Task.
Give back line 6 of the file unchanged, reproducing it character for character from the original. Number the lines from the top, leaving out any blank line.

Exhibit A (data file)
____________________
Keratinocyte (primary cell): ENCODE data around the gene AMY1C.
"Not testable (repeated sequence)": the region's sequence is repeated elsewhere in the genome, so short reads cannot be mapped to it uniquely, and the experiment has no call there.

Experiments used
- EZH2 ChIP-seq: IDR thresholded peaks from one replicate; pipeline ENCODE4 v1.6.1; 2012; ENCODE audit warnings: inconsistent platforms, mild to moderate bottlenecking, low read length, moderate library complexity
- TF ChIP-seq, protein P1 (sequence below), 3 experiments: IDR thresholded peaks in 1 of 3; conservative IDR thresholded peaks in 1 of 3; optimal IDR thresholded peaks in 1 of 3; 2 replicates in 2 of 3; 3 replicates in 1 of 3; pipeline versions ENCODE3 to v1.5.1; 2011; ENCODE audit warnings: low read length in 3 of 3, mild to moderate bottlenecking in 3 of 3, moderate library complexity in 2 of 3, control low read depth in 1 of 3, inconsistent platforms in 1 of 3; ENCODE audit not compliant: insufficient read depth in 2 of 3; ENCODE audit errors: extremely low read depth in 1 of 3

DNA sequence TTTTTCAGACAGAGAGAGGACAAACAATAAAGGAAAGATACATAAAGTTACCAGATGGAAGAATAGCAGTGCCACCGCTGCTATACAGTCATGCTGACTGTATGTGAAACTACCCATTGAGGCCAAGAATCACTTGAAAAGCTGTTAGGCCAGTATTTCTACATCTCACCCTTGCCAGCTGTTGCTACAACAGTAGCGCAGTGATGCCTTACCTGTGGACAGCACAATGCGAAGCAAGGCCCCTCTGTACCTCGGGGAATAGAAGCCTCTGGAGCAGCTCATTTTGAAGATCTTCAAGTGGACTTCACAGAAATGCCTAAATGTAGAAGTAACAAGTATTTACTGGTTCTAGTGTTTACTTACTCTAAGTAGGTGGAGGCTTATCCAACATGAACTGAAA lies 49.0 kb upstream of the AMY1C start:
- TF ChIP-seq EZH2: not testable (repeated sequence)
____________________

DNA sequence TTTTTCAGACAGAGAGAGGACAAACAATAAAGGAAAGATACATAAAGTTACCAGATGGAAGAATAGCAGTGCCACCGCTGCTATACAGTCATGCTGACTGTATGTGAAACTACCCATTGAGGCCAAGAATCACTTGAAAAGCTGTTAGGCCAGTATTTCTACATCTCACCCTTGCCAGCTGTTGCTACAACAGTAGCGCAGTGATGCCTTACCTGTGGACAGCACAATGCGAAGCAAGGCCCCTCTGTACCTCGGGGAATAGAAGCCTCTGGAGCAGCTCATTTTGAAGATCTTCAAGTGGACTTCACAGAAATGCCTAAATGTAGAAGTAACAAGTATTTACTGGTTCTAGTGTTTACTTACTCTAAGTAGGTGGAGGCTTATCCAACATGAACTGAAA lies 49.0 kb upstream of the AMY1C start: